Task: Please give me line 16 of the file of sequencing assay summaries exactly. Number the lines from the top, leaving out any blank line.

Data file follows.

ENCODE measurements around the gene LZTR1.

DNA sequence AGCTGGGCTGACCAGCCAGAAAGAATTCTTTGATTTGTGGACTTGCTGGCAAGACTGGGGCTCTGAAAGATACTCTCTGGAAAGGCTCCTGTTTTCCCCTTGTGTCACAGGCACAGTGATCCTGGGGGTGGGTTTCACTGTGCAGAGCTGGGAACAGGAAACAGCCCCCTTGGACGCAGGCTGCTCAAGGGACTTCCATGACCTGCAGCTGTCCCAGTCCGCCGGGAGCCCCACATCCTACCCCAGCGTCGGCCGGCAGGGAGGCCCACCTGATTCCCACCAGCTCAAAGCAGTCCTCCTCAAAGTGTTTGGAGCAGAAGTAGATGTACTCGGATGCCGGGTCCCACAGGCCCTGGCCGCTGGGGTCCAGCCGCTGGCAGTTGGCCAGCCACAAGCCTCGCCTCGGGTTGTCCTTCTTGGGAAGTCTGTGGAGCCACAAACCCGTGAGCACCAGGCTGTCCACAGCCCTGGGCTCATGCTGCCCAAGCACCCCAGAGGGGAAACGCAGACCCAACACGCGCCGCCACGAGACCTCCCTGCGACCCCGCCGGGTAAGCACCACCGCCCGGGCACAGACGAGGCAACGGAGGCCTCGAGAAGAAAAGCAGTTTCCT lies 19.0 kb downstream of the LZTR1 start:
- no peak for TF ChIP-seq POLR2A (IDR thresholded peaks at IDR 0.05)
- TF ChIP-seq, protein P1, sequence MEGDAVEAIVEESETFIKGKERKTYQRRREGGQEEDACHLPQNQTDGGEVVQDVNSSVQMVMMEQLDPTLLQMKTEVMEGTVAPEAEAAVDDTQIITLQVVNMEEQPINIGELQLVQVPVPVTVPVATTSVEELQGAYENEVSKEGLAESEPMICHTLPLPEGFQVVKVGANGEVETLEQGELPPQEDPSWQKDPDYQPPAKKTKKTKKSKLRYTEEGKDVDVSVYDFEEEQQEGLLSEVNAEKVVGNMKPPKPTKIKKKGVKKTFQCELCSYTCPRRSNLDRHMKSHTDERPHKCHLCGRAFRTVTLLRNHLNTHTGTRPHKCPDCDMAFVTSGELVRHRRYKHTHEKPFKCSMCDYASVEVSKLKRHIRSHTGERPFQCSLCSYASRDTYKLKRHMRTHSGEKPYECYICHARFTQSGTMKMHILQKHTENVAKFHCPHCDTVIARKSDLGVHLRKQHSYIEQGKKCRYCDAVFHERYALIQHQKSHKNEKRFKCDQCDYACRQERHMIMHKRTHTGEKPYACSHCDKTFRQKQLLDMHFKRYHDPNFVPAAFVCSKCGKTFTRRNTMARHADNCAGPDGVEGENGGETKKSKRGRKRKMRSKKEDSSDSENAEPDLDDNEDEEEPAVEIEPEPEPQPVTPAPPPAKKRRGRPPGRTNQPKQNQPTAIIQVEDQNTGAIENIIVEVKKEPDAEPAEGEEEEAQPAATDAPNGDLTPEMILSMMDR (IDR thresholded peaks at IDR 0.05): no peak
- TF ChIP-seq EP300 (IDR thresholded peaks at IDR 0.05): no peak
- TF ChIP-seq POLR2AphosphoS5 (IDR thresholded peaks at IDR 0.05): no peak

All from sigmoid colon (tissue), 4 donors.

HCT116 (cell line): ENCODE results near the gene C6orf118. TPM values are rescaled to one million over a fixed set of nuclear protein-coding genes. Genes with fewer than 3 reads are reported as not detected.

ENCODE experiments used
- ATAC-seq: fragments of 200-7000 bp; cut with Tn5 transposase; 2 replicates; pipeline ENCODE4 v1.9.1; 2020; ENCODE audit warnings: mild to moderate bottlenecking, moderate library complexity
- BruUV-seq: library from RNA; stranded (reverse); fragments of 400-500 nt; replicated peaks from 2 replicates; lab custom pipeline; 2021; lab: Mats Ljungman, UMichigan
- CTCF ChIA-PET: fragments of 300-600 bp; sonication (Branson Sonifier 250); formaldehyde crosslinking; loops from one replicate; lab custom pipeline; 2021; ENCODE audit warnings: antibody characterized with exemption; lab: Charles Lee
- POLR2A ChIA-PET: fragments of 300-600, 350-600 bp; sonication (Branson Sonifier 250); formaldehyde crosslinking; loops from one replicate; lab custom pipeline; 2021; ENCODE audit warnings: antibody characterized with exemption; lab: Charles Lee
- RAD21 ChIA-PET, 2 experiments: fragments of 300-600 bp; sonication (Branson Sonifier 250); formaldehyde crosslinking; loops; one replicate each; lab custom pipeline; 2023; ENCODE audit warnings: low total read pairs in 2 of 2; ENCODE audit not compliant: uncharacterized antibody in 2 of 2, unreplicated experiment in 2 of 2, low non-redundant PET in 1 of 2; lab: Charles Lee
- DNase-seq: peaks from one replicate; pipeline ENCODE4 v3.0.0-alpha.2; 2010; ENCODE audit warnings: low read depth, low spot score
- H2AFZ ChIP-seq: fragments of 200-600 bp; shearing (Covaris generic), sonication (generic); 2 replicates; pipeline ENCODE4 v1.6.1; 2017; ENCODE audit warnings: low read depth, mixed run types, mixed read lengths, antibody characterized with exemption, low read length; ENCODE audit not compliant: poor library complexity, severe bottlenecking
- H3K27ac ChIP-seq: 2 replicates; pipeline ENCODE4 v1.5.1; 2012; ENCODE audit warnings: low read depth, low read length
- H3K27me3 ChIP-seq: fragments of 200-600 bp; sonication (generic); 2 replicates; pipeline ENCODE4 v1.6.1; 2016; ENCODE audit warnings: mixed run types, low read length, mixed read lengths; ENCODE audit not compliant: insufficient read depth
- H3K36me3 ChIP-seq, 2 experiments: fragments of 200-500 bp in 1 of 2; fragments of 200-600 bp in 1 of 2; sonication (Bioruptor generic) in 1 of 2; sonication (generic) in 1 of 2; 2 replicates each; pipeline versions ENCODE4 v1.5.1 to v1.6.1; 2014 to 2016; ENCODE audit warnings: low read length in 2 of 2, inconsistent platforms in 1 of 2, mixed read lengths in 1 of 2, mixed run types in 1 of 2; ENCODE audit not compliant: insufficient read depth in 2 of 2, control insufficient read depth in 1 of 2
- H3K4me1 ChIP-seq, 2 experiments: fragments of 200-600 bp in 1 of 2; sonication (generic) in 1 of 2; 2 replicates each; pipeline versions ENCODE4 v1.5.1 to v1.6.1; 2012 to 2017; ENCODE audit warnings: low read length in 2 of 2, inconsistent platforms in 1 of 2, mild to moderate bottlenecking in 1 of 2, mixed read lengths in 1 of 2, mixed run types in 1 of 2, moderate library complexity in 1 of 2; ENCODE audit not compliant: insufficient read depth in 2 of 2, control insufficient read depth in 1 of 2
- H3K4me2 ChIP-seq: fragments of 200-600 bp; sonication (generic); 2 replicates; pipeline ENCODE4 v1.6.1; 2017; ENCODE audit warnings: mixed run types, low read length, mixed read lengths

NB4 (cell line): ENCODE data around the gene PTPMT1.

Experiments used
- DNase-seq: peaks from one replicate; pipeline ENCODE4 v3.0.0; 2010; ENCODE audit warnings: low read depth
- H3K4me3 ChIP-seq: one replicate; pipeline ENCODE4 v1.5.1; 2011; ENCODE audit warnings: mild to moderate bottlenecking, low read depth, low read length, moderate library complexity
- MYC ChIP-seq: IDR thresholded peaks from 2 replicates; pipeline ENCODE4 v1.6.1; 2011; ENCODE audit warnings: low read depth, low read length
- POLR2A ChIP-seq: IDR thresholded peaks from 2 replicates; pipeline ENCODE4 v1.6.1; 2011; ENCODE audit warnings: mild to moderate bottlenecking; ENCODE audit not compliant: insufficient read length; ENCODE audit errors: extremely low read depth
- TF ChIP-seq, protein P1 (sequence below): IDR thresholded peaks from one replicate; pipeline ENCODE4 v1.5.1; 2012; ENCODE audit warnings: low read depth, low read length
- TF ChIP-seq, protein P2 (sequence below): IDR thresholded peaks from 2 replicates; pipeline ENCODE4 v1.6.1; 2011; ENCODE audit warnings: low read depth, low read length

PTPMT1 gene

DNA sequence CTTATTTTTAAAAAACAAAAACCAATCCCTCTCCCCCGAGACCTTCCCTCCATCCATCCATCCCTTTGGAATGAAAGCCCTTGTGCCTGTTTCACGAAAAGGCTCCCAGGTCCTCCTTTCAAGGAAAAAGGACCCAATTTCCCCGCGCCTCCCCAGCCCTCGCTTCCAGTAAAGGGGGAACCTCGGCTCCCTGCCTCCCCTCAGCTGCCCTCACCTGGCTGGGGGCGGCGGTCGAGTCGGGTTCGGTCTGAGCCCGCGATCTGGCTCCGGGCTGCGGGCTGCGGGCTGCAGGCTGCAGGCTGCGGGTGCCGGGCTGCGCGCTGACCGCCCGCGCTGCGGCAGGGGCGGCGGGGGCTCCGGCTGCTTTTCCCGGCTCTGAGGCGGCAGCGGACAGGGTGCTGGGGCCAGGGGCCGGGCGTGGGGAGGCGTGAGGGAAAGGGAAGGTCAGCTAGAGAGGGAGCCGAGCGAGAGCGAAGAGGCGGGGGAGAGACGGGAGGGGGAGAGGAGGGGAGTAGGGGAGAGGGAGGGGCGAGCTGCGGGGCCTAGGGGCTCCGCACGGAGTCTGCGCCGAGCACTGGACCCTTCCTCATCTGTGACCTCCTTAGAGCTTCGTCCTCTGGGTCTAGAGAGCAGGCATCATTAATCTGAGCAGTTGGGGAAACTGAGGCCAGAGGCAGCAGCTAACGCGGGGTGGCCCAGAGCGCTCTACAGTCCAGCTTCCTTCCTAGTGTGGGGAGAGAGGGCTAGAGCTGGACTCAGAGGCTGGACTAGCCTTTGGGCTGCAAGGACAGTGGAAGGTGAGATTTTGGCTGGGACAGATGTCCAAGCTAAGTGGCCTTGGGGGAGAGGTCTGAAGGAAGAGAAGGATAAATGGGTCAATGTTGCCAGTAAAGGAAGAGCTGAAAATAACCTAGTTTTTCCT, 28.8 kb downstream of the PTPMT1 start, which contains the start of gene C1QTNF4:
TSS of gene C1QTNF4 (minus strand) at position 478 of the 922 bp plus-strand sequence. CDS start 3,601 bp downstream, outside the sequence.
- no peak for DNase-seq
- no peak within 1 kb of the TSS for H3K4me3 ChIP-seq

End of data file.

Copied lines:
- H2AFZ ChIP-seq: fragments of 200-600 bp; shearing (Covaris generic), sonication (generic); 2 replicates; pipeline ENCODE4 v1.6.1; 2017; ENCODE audit warnings: low read depth, mixed run types, mixed read lengths, antibody characterized with exemption, low read length; ENCODE audit not compliant: poor library complexity, severe bottlenecking